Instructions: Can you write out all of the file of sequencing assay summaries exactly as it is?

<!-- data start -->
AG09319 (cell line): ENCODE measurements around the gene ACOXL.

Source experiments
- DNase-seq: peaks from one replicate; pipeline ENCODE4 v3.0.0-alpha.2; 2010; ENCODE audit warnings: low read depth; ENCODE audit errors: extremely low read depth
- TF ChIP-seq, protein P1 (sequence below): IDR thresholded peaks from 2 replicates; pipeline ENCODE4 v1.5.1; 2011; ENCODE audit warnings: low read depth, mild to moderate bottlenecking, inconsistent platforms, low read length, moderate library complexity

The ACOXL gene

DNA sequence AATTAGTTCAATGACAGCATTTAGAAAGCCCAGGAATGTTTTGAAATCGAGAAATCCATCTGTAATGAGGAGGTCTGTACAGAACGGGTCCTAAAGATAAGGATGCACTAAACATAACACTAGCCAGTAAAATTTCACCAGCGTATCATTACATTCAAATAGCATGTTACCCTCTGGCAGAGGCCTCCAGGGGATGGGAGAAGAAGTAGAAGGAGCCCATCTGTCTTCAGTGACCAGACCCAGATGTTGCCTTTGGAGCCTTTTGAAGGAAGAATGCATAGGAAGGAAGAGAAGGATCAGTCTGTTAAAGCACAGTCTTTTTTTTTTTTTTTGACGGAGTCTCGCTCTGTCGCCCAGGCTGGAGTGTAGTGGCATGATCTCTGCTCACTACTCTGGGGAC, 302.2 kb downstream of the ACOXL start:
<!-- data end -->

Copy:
AG09319 (cell line): ENCODE measurements around the gene ACOXL.

Source experiments
- DNase-seq: peaks from one replicate; pipeline ENCODE4 v3.0.0-alpha.2; 2010; ENCODE audit warnings: low read depth; ENCODE audit errors: extremely low read depth
- TF ChIP-seq, protein P1 (sequence below): IDR thresholded peaks from 2 replicates; pipeline ENCODE4 v1.5.1; 2011; ENCODE audit warnings: low read depth, mild to moderate bottlenecking, inconsistent platforms, low read length, moderate library complexity

The ACOXL gene

DNA sequence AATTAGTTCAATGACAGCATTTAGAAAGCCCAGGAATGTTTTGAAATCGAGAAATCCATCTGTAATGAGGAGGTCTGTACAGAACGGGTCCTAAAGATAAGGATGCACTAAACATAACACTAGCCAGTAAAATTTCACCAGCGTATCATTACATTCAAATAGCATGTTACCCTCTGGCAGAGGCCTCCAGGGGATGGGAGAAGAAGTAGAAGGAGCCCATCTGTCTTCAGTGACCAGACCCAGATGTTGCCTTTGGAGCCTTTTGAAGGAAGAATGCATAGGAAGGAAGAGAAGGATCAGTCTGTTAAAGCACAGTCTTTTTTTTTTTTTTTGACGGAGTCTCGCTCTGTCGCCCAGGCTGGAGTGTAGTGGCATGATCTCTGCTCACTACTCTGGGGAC, 302.2 kb downstream of the ACOXL start: